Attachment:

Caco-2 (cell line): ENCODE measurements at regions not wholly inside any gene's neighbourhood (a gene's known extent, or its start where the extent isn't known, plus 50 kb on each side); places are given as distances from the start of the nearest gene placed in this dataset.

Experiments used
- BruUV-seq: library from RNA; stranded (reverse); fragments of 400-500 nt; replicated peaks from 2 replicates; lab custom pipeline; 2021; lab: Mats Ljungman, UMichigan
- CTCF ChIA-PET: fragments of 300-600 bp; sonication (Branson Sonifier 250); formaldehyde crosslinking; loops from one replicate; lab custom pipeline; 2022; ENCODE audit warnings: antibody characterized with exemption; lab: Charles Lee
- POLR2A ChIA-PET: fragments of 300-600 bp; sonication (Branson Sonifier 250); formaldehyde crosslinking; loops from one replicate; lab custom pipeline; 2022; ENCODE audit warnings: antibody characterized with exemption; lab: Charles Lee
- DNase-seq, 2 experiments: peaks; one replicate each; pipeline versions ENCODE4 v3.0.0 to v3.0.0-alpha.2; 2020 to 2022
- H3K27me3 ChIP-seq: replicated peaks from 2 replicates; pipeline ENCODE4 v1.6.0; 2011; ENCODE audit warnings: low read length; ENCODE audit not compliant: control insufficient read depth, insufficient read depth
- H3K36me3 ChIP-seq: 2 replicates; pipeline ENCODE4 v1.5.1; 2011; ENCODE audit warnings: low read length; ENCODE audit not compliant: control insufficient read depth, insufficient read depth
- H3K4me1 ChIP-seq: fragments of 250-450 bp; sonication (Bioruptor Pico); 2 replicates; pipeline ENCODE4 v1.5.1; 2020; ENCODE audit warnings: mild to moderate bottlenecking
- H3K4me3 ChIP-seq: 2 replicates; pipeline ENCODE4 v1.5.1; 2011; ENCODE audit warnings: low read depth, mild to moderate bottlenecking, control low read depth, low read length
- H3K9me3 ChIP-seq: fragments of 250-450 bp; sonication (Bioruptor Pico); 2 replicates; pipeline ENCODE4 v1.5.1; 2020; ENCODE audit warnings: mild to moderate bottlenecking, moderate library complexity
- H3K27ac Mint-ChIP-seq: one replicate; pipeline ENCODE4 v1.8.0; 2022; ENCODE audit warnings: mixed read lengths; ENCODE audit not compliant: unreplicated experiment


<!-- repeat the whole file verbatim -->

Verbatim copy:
Caco-2 (cell line): ENCODE measurements at regions not wholly inside any gene's neighbourhood (a gene's known extent, or its start where the extent isn't known, plus 50 kb on each side); places are given as distances from the start of the nearest gene placed in this dataset.

Experiments used
- BruUV-seq: library from RNA; stranded (reverse); fragments of 400-500 nt; replicated peaks from 2 replicates; lab custom pipeline; 2021; lab: Mats Ljungman, UMichigan
- CTCF ChIA-PET: fragments of 300-600 bp; sonication (Branson Sonifier 250); formaldehyde crosslinking; loops from one replicate; lab custom pipeline; 2022; ENCODE audit warnings: antibody characterized with exemption; lab: Charles Lee
- POLR2A ChIA-PET: fragments of 300-600 bp; sonication (Branson Sonifier 250); formaldehyde crosslinking; loops from one replicate; lab custom pipeline; 2022; ENCODE audit warnings: antibody characterized with exemption; lab: Charles Lee
- DNase-seq, 2 experiments: peaks; one replicate each; pipeline versions ENCODE4 v3.0.0 to v3.0.0-alpha.2; 2020 to 2022
- H3K27me3 ChIP-seq: replicated peaks from 2 replicates; pipeline ENCODE4 v1.6.0; 2011; ENCODE audit warnings: low read length; ENCODE audit not compliant: control insufficient read depth, insufficient read depth
- H3K36me3 ChIP-seq: 2 replicates; pipeline ENCODE4 v1.5.1; 2011; ENCODE audit warnings: low read length; ENCODE audit not compliant: control insufficient read depth, insufficient read depth
- H3K4me1 ChIP-seq: fragments of 250-450 bp; sonication (Bioruptor Pico); 2 replicates; pipeline ENCODE4 v1.5.1; 2020; ENCODE audit warnings: mild to moderate bottlenecking
- H3K4me3 ChIP-seq: 2 replicates; pipeline ENCODE4 v1.5.1; 2011; ENCODE audit warnings: low read depth, mild to moderate bottlenecking, control low read depth, low read length
- H3K9me3 ChIP-seq: fragments of 250-450 bp; sonication (Bioruptor Pico); 2 replicates; pipeline ENCODE4 v1.5.1; 2020; ENCODE audit warnings: mild to moderate bottlenecking, moderate library complexity
- H3K27ac Mint-ChIP-seq: one replicate; pipeline ENCODE4 v1.8.0; 2022; ENCODE audit warnings: mixed read lengths; ENCODE audit not compliant: unreplicated experiment